By Dennis Seid
TUPELO – As Voz Vanelli picked his way through the remnants of his restaurant on Monday, he was reminded often that Vanelli’s is more than a building.
Employees, friends and patrons alike have barraged him with cries of support, asking him to reopen as soon as possible. They not only want his famous Greek and Italian menu offerings, but they want all that comes with the Vanelli’s legacy that includes a deep relationship with the community.
But it’s been only a week since April 28’s tornado, and there’s still much to consider.
“There’s so much that has to factored in before I can really make a decision,” Vanelli said.
What insurance will cover is one element along with the time and resources needed to rebuild. The restaurant took a direct hit and is a total loss.
However, Vanelli said, “I have survivors’ blood in me.”
Over the weekend, there were hints, at least on social media, that the restaurant would reopen sooner rather than later.
But Vanelli said that’s not exactly the case. While he admits that helping grow and build the restaurant his father started 39 years ago has been a work of passion, having to start all over again will be a challenge.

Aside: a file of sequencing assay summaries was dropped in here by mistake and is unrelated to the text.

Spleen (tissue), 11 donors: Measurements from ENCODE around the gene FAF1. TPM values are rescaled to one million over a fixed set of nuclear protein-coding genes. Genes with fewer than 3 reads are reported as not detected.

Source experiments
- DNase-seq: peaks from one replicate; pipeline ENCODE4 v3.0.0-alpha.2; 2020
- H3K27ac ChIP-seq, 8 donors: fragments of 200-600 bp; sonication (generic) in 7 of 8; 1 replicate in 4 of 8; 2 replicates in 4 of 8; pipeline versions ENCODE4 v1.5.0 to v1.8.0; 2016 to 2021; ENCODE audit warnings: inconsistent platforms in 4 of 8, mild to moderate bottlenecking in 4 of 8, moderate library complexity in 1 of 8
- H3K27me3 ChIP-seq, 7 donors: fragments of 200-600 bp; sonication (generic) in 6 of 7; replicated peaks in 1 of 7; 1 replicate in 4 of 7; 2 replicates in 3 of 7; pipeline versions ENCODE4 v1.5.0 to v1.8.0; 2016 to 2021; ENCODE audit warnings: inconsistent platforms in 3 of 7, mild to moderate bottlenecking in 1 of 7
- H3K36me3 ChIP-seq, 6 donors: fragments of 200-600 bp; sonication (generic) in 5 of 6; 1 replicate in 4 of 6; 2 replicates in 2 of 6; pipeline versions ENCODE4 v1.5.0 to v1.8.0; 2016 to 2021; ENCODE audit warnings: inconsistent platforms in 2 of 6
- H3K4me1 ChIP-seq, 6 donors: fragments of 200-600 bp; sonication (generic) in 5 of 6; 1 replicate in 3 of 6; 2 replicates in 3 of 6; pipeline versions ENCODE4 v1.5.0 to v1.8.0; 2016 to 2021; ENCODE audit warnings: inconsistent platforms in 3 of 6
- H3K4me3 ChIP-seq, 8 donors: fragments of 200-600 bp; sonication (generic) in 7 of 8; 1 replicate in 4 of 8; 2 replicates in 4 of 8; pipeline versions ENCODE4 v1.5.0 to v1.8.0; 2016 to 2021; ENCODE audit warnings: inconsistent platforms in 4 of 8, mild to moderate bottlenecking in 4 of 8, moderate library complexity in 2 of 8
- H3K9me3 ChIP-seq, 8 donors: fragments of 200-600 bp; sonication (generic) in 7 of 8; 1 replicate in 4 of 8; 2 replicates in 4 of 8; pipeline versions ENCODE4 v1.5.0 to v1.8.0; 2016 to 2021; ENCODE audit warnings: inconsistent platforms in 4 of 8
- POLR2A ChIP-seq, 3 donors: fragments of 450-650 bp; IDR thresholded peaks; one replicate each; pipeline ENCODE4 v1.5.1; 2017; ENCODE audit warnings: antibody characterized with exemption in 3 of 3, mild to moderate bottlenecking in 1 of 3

Still, he hasn’t ruled it out.
“If people want to save the restaurant, I’m willing to listen and work with them,” he said. “It’s more than just Vanelli’s the restaurant or the building to me. I think Vanelli’s means something more to a lot of people. This is bigger than me, so maybe we can come up with something. Anything is possible.”
The restaurant has been around for nearly 40 years, and in another 40 years, Vanelli said he’ll be 101.
While he’s not exactly stepping away from reopening or running a resurrected restaurant, Vanelli hinted that he’s willing to pass the baton on to someone who’s going to continue the Vanelli’s legacy.
Vanelli said he’s willing to teach someone the recipes, how to run the business “and make it better.”
He added, “If there’s a Vanelli’s there has to be quality, service and value, and not just in an economic sense, but in a societal sense. … It’s about having a core value. The restaurant business has changed. There’s a new paradigm for the 21st century and I’m old school.
“If someone wants to carry it further, I’m all for it,” he said. “I’m not looking to cash out. … there’s no reason not for it to return soon. But it’s about what I want for it – it’s about what people want to make of it.”
Storm-damaged restaurants in Tupelo that say they’re opening this week:
• Blue Canoe – Today, 3 p.m.
• Lost Pizza – Friday, 11 a.m.
• Neon Pig – Thursday, 11 a.m.
• Outback – Wednesday or Thursday, 4 p.m.